So much goes into raising happy kids. There are things you can’t control, like genes and personality. And there are circumstances - enough food, a secure home, responsible and loving adults. But I found myself wondering about what it is that parents do to keep our children happy, or at least content (most of the time!). Here are some of the things that I think work for me and my family.
There is a much-quoted Unicef study from 2013, that reveals that Dutch children are the happiest in the world. One of the reasons the study gives for this state of Dutch contentment is that children get to spend a lot of time with BOTH their parents. Dutch fathers are happy to be hands-on and involved in their children’s lives. Work schedules are apparently more flexible, and parents will structure their hours so that they get to spend more time with their children.
My husband and I both work from home. This isn’t all as fun as it sounds, and a large part of our afternoons are spent yelling at our children to let us finish what we’re doing. But what it does mean is that if one of us is busy, the other can do the school lift. Every now and then, one of us can attend a cake and candy sale or a swimming gala. And because we’re both equally involved in our children’s lives, our children can rely on either of us for whatever they need.
This is a far cry from my own childhood. I grew up with a single mother, and my entire universe revolved around her. I feel that by splitting the parenting equally with my husband, my children are far more secure in their worlds. This isn’t meant to make single parents feel terrible though, and I think that a lot can be done to encourage a child to feel that they are raised by a village – if you’re in this alone, engage those grandparents, aunties, uncles and special friends.
As I’ve explained, my kids get to see quite a lot of me. But I also try to remember that other pointer in raising happy children: that the quality of time, not quantity, is what really matters. I can’t simply say, “But I am always here,” and leave it at that. They need focused time with their parents.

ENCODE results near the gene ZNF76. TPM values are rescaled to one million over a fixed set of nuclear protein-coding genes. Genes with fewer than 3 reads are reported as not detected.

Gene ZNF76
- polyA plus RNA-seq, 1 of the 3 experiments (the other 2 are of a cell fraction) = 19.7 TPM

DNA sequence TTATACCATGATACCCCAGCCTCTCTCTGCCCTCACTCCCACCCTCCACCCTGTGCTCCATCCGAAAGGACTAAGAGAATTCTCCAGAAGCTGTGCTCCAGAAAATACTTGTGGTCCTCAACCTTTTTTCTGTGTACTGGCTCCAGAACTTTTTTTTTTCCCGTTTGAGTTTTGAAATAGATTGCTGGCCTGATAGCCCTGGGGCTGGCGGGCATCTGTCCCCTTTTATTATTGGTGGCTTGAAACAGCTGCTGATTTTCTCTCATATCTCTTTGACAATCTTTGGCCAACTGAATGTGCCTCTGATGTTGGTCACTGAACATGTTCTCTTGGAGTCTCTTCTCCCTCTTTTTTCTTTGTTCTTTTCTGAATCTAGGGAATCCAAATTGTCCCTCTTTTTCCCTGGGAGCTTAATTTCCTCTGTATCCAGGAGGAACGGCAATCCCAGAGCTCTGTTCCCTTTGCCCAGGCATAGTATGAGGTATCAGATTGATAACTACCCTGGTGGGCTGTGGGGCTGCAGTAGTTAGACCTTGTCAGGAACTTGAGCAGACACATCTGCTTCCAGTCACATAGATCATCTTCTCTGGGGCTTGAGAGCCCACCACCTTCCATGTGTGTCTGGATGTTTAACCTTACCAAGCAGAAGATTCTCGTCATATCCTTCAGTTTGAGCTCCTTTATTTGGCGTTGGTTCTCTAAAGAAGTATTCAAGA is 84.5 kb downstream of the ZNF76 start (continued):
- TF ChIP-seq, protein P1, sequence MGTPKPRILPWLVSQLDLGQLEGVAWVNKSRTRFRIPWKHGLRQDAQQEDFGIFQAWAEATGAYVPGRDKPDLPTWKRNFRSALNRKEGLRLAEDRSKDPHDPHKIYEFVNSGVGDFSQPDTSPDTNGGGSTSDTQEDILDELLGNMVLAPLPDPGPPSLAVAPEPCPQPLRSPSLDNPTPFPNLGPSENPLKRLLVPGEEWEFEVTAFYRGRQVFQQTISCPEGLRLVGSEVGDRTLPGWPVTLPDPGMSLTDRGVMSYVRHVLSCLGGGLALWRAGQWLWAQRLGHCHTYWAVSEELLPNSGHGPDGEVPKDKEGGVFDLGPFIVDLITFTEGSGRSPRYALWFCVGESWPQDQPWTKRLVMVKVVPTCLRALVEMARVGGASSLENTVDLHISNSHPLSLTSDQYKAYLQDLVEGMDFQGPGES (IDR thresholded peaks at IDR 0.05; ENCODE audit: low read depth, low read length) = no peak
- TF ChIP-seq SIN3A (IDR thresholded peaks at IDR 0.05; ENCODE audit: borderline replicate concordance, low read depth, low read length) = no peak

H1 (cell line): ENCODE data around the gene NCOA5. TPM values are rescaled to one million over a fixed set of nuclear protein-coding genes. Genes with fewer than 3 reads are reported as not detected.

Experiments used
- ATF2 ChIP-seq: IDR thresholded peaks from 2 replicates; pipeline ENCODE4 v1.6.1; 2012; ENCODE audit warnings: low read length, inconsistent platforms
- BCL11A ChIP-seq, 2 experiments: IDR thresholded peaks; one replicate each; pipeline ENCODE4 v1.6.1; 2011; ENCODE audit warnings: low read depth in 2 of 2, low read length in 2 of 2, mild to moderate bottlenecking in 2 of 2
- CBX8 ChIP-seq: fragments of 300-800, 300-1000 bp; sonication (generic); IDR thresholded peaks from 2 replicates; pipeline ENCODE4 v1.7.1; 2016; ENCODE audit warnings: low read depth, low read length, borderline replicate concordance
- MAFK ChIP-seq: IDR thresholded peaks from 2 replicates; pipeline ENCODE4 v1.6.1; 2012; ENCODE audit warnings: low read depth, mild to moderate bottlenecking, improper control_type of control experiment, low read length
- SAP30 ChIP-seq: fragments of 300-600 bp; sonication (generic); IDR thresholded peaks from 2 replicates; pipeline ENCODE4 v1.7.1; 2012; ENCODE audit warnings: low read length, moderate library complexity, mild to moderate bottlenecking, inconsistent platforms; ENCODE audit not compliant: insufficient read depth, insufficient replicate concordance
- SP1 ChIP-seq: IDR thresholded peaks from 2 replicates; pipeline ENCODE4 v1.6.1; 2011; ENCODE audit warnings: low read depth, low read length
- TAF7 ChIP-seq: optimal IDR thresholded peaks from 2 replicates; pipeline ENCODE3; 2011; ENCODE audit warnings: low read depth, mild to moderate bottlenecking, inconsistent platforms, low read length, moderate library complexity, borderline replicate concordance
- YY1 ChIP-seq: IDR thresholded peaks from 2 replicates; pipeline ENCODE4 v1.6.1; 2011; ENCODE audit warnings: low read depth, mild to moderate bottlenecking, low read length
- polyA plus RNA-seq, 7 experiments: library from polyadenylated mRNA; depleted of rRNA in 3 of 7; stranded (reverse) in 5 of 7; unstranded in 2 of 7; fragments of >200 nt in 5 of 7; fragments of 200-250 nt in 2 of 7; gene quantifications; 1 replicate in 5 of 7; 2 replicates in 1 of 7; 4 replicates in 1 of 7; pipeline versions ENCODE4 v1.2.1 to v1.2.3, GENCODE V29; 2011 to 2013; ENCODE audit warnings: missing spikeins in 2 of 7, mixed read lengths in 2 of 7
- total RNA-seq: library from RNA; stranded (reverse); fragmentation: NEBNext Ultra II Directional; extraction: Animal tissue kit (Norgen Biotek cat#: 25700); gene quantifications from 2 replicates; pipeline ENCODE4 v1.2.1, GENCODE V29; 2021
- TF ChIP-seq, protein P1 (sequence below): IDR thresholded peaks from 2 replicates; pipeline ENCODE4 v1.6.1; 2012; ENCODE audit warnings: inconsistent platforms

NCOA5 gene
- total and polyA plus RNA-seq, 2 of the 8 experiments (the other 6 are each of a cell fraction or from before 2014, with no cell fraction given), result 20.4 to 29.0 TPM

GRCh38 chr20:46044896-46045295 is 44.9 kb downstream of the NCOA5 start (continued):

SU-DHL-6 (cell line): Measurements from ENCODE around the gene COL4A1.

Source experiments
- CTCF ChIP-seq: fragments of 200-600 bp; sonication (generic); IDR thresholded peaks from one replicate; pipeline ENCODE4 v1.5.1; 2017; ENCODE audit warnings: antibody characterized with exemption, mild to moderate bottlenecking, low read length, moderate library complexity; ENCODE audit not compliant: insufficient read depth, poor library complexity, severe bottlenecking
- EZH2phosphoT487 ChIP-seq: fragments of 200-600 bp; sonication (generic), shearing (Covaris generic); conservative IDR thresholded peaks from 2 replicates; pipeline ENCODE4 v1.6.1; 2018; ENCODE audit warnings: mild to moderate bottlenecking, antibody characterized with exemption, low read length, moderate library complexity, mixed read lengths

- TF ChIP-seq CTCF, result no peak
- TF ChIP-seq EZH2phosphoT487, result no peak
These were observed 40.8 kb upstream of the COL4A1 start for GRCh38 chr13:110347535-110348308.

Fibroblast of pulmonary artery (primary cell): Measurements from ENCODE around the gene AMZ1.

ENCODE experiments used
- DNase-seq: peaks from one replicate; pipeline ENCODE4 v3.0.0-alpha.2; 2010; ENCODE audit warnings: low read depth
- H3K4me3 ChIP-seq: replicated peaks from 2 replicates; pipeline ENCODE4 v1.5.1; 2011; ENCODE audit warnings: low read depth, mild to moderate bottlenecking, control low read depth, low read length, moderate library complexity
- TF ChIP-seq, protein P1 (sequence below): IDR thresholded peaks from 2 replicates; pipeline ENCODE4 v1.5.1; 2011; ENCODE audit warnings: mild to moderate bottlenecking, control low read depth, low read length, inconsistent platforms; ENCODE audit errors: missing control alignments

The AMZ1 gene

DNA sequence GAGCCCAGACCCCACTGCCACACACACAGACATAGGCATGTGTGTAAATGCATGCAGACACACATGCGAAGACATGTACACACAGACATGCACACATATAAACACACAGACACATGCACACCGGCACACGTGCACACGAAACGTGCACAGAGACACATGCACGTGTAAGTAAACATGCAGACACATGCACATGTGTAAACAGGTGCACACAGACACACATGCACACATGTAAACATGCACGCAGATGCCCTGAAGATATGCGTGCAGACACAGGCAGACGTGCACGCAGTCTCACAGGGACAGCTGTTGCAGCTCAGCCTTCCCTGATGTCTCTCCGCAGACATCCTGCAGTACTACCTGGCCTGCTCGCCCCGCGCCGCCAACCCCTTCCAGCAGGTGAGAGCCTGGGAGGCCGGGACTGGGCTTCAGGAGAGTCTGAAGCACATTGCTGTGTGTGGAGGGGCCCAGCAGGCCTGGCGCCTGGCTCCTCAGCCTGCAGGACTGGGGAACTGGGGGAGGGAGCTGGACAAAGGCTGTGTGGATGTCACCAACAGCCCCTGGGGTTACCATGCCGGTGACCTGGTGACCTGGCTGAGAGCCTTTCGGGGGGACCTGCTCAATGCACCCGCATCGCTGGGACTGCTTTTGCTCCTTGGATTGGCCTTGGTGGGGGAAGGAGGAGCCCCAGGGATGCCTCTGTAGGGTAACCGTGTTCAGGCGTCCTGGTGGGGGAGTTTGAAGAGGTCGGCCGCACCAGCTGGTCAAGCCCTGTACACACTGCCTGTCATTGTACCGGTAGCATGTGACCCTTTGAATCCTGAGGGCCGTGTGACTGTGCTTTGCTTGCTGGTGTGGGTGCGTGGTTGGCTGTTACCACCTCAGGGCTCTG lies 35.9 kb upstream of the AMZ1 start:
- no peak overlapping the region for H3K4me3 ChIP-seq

So, I try to make a point of spending quality time with my children (and without my phone!). I take them out separately for a milkshake and a chat. My husband and I alternate bedtime story, chat and snuggle time with each of our children, so that they get undivided attention from one of us at the end of every day. When I feel that I have yelled, “leave me alone!” a few too many times, I take comfort in the fact that they do get these special moments.
Before I had children, I was going to be one of those mothers who didn’t allow babies to prevent them from living their lives. My babies were going to go everywhere with me and enjoy playing with toys or reading quietly in a corner, while I got on with things. Oh, also, they would just fall asleep when they were tired, no matter where we happened to be.
Boy was I ever in for a rude awakening. When we finally ventured out to a friend’s thirtieth when our oldest child was six weeks old (it was a dinner, not a nightclub), my baby screamed the whole time. We took her to a quiet room, we rocked and shushed, but she was having none of it. We stayed to sing Happy Birthday, then made our apologies and left.
We soon learned that our daughter needed help getting to sleep, she needed to be in her own space, and we couldn’t muck around with bedtime. Once we implemented a sleep routine, we were all much happier. This routine, which we repeated with our second child (although he didn’t need it to be quite so rigid) continues to serve us well, even though they are now both at primary school.
There are, among my friends, people who cracked the “take the baby to any old where at any old time” style of parenting. And well done to them. I don’t think their children are any less happy for it. So perhaps this point should actually be: “Respond to your child’s specific need for routine”. I did, and it made the world of difference.